Originally posted on Feb. 9, 2014 and now updated to include:
I’ve decided to do something a bit different with this post and enter in a blogversation with @reneeweebs and @chemtacular based on Renee’s recent blog post “A Discussion of #chemophobia on Twitter: in Blogversation with @chemtacular“.
Ever hear the term “chemophobia“? It’s been used a lot by those in chemistry outreach to describe the irrational fear of chemicals due to popular misconceptions. I actually participated in a podcast with The Collapsed Wavefunction on the topic of “chemophobia” last spring. There has been a lot of debate over this term over the past few months. I believe @theCollapsedPsi will be participating in a podcast debate over this very term sometime soon.
I actually avoid using the term “chemophobia” (with the exception of the podcast I participated in!), and I prefer to say “chemical misconceptions”. If I use it, it’s simply because others are in the same scenario, and I like to keep references consistent. I dislike the term for a number of reasons, some of which Renee brings up in her post. Overall, I feel that the term does send the wrong message. It’s not about fear but about the need to understand. People need to understand what chemicals to fear and what chemicals are perfectly harmless. Let’s face it, there are definitely some chemicals out there to be afraid of! The Collapsed Wavefunction brings up some great points from this perspective in a post called “Chemophobia-phobia: When chemists defend too much.”
I also want to point out that this word has a very different meaning to non-chemists and chemistry outreach folks. I have had a number of non-chemists tell me that they thought “chemophobia” had something to do with chemotherapy. I am curious what other non-chemists think of when they are exposed to this word?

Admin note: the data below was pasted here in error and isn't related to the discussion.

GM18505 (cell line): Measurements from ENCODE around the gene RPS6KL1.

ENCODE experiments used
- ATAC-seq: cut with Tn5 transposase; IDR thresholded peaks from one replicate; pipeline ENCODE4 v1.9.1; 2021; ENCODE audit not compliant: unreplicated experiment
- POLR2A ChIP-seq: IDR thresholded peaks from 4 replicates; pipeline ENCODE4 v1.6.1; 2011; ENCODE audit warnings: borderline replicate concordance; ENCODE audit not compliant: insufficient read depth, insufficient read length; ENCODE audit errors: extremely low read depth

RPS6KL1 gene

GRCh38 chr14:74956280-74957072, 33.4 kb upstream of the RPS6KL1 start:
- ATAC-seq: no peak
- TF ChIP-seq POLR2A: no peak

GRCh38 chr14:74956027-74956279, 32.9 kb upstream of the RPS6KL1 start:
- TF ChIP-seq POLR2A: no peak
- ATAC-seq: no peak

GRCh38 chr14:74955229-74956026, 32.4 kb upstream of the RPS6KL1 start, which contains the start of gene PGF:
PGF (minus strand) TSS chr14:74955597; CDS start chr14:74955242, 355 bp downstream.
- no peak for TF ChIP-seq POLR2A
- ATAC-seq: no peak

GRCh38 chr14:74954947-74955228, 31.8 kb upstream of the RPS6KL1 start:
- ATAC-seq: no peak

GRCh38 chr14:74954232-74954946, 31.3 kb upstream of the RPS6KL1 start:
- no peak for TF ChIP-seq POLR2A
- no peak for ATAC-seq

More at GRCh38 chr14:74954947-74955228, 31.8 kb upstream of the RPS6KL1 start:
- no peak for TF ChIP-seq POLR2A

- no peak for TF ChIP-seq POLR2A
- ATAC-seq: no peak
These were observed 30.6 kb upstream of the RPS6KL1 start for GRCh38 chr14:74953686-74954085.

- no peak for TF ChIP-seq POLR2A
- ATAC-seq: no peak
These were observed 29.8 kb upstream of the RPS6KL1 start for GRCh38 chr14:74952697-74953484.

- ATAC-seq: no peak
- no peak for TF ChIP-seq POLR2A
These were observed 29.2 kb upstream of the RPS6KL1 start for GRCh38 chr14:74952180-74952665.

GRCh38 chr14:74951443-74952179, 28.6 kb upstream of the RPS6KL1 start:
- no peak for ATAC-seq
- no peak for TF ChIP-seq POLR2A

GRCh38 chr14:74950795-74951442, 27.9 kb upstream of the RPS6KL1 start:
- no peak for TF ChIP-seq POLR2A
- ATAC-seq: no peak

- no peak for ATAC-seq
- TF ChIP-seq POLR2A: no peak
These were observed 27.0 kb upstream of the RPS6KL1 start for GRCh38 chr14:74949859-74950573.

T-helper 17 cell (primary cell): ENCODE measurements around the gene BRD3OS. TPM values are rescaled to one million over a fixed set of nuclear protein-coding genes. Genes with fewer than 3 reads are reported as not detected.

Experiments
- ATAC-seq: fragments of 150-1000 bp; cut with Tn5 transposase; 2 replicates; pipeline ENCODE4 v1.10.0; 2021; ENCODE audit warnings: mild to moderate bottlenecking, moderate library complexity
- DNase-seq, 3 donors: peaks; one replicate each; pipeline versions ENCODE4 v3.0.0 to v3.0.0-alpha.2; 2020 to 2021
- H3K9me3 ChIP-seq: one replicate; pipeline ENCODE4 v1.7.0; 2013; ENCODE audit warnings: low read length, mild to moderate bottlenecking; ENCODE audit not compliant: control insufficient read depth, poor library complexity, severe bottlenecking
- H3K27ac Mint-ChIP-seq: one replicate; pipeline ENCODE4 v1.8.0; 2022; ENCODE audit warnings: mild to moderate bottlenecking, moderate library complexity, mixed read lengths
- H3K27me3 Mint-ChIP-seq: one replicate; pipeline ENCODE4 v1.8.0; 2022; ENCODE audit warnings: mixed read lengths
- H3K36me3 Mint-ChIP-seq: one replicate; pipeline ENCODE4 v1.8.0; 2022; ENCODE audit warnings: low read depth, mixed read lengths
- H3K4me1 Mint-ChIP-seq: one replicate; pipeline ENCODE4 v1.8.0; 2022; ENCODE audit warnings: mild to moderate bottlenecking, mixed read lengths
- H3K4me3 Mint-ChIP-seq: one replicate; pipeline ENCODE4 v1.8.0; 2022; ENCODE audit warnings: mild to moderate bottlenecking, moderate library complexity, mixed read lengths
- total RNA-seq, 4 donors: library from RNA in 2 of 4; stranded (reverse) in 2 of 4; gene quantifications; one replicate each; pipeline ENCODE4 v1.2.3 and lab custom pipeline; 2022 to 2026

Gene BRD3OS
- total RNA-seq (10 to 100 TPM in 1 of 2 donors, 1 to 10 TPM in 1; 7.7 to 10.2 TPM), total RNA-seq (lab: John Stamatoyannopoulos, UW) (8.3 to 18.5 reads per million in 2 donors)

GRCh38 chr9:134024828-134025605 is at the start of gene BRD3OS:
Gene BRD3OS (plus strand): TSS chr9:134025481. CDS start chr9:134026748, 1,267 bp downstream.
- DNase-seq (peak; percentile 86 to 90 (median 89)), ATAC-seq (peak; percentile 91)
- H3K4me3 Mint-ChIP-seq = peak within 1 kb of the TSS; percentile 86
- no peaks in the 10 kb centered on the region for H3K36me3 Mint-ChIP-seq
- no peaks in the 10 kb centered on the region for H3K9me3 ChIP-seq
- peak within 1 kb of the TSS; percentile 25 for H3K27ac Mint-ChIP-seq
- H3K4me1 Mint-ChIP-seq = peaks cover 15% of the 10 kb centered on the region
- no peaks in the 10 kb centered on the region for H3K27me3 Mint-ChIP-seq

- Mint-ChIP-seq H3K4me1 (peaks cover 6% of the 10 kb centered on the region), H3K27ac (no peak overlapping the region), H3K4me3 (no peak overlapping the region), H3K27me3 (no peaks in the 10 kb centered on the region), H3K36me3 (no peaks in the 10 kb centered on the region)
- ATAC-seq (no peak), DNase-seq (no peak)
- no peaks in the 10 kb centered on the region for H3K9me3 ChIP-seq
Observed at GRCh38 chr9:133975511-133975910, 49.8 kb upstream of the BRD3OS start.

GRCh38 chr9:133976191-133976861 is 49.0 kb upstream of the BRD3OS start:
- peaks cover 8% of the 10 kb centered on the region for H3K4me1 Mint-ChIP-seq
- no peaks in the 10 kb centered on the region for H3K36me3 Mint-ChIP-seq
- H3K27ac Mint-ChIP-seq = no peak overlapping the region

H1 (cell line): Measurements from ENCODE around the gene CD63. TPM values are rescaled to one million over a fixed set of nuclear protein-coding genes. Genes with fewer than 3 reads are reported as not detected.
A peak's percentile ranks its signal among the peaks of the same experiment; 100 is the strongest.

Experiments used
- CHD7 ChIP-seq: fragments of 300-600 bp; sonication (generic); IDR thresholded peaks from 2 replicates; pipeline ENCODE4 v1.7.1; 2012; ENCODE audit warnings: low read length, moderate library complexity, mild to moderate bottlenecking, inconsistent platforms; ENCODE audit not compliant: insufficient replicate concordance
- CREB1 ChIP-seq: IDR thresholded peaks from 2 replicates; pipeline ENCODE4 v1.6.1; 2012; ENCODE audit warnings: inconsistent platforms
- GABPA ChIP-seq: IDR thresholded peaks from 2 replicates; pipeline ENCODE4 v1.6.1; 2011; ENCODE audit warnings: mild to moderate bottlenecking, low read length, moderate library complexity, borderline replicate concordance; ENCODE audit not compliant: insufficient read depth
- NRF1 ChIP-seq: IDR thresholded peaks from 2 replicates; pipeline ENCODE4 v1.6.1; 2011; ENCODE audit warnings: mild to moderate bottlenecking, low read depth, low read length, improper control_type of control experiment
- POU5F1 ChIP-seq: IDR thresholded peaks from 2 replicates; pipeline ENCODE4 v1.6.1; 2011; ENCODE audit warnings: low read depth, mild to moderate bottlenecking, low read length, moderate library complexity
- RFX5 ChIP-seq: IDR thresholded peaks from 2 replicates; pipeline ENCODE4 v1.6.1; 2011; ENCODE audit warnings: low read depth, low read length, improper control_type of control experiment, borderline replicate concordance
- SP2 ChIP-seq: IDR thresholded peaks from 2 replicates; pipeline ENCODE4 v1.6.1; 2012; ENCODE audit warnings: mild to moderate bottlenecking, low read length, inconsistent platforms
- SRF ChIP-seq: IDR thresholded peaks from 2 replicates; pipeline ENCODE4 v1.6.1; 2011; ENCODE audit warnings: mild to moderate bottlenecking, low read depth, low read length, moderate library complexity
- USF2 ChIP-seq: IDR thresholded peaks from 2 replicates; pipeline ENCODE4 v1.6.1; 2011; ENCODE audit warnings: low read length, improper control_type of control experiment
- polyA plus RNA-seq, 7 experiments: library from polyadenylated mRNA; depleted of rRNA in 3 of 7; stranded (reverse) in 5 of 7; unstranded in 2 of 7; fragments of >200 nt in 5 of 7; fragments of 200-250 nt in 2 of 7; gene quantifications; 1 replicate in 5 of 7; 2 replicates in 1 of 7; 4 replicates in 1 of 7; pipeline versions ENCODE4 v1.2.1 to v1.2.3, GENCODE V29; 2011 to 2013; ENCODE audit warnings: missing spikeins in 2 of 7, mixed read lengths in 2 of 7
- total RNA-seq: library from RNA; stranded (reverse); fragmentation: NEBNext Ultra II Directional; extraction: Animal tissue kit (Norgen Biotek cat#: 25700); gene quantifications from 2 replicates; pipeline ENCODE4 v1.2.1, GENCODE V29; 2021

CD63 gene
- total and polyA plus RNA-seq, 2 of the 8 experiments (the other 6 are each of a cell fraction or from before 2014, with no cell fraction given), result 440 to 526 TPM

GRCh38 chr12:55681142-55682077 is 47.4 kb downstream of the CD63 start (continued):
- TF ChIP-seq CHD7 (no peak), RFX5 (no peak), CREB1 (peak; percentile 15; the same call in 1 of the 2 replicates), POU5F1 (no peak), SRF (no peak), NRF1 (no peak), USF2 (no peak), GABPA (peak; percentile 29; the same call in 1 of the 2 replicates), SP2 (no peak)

I also wonder if we are spending too much time debating over this word. It’s a word. A lot of intelligent people are dedicating a lot of time to discussing this. Time that we could be spending educating others and spreading the word that not all chemicals are awful! Let’s all just share our resources and help others learn what chemicals they should and shouldn’t fear and stop worrying about terminology. If you don’t like it, then don’t use it!
Perhaps, I will stick to that rule now that I have also spend some time on this discussion. I myself typically use “chemical misconceptions”. What word(s) would you use instead? What hashtag? I suggested #ChemMisUnderstood and #ChemMisConcept
@Chemtacular responded with:
@Chemtacular, I think #ChemMisConcept covers both those who fear and are putting out inaccurate info. because those who fear are afraid because of those misconceptions!
Renée Webster writes a summary of the blogversation.
RSC’s “What are you afraid of?” by Katharine Sanderson makes us chemists think about how we approach chemical misconceptions, and the idea of “chemical-free”.